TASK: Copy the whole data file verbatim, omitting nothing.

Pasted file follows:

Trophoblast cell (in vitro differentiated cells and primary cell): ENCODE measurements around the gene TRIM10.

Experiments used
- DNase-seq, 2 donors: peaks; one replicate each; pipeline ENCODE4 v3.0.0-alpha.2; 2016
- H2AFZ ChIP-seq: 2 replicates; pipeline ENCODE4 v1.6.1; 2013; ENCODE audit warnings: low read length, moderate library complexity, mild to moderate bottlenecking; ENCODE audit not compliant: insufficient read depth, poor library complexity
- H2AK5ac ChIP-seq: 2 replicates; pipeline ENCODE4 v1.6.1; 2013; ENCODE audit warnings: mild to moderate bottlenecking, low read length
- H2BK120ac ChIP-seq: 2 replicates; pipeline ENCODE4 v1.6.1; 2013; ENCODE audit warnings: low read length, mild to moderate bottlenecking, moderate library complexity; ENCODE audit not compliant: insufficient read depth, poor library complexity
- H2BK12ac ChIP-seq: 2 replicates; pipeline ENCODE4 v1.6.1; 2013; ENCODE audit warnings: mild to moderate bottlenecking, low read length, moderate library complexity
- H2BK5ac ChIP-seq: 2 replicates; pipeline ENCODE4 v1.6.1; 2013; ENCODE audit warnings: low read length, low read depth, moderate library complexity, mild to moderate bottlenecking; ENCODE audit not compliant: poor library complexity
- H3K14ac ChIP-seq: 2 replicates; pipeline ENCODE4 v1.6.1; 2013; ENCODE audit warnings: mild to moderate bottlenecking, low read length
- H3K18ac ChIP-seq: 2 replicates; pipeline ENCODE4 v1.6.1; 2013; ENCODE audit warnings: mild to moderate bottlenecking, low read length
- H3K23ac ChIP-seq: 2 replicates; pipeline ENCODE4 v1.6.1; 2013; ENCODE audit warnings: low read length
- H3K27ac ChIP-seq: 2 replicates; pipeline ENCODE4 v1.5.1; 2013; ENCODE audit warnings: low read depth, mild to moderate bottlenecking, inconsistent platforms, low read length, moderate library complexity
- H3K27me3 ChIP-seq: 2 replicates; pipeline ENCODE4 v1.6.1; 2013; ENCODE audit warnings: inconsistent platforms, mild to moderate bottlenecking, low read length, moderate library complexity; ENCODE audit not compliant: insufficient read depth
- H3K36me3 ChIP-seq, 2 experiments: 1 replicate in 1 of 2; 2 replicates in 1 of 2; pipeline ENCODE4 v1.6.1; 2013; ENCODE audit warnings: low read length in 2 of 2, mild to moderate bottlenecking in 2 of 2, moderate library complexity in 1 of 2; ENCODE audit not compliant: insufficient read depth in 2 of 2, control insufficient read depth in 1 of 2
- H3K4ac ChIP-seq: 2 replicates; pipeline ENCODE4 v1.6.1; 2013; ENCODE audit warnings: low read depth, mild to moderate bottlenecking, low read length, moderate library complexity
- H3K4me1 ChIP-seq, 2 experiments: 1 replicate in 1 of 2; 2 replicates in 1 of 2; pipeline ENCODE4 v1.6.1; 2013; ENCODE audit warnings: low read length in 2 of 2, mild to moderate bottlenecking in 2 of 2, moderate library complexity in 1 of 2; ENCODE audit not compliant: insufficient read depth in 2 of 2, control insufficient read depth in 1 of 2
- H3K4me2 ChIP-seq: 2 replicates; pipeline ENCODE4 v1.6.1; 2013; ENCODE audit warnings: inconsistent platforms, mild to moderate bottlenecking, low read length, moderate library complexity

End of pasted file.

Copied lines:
Trophoblast cell (in vitro differentiated cells and primary cell): ENCODE measurements around the gene TRIM10.

Experiments used
- DNase-seq, 2 donors: peaks; one replicate each; pipeline ENCODE4 v3.0.0-alpha.2; 2016
- H2AFZ ChIP-seq: 2 replicates; pipeline ENCODE4 v1.6.1; 2013; ENCODE audit warnings: low read length, moderate library complexity, mild to moderate bottlenecking; ENCODE audit not compliant: insufficient read depth, poor library complexity
- H2AK5ac ChIP-seq: 2 replicates; pipeline ENCODE4 v1.6.1; 2013; ENCODE audit warnings: mild to moderate bottlenecking, low read length
- H2BK120ac ChIP-seq: 2 replicates; pipeline ENCODE4 v1.6.1; 2013; ENCODE audit warnings: low read length, mild to moderate bottlenecking, moderate library complexity; ENCODE audit not compliant: insufficient read depth, poor library complexity
- H2BK12ac ChIP-seq: 2 replicates; pipeline ENCODE4 v1.6.1; 2013; ENCODE audit warnings: mild to moderate bottlenecking, low read length, moderate library complexity
- H2BK5ac ChIP-seq: 2 replicates; pipeline ENCODE4 v1.6.1; 2013; ENCODE audit warnings: low read length, low read depth, moderate library complexity, mild to moderate bottlenecking; ENCODE audit not compliant: poor library complexity
- H3K14ac ChIP-seq: 2 replicates; pipeline ENCODE4 v1.6.1; 2013; ENCODE audit warnings: mild to moderate bottlenecking, low read length
- H3K18ac ChIP-seq: 2 replicates; pipeline ENCODE4 v1.6.1; 2013; ENCODE audit warnings: mild to moderate bottlenecking, low read length
- H3K23ac ChIP-seq: 2 replicates; pipeline ENCODE4 v1.6.1; 2013; ENCODE audit warnings: low read length
- H3K27ac ChIP-seq: 2 replicates; pipeline ENCODE4 v1.5.1; 2013; ENCODE audit warnings: low read depth, mild to moderate bottlenecking, inconsistent platforms, low read length, moderate library complexity
- H3K27me3 ChIP-seq: 2 replicates; pipeline ENCODE4 v1.6.1; 2013; ENCODE audit warnings: inconsistent platforms, mild to moderate bottlenecking, low read length, moderate library complexity; ENCODE audit not compliant: insufficient read depth
- H3K36me3 ChIP-seq, 2 experiments: 1 replicate in 1 of 2; 2 replicates in 1 of 2; pipeline ENCODE4 v1.6.1; 2013; ENCODE audit warnings: low read length in 2 of 2, mild to moderate bottlenecking in 2 of 2, moderate library complexity in 1 of 2; ENCODE audit not compliant: insufficient read depth in 2 of 2, control insufficient read depth in 1 of 2
- H3K4ac ChIP-seq: 2 replicates; pipeline ENCODE4 v1.6.1; 2013; ENCODE audit warnings: low read depth, mild to moderate bottlenecking, low read length, moderate library complexity
- H3K4me1 ChIP-seq, 2 experiments: 1 replicate in 1 of 2; 2 replicates in 1 of 2; pipeline ENCODE4 v1.6.1; 2013; ENCODE audit warnings: low read length in 2 of 2, mild to moderate bottlenecking in 2 of 2, moderate library complexity in 1 of 2; ENCODE audit not compliant: insufficient read depth in 2 of 2, control insufficient read depth in 1 of 2
- H3K4me2 ChIP-seq: 2 replicates; pipeline ENCODE4 v1.6.1; 2013; ENCODE audit warnings: inconsistent platforms, mild to moderate bottlenecking, low read length, moderate library complexity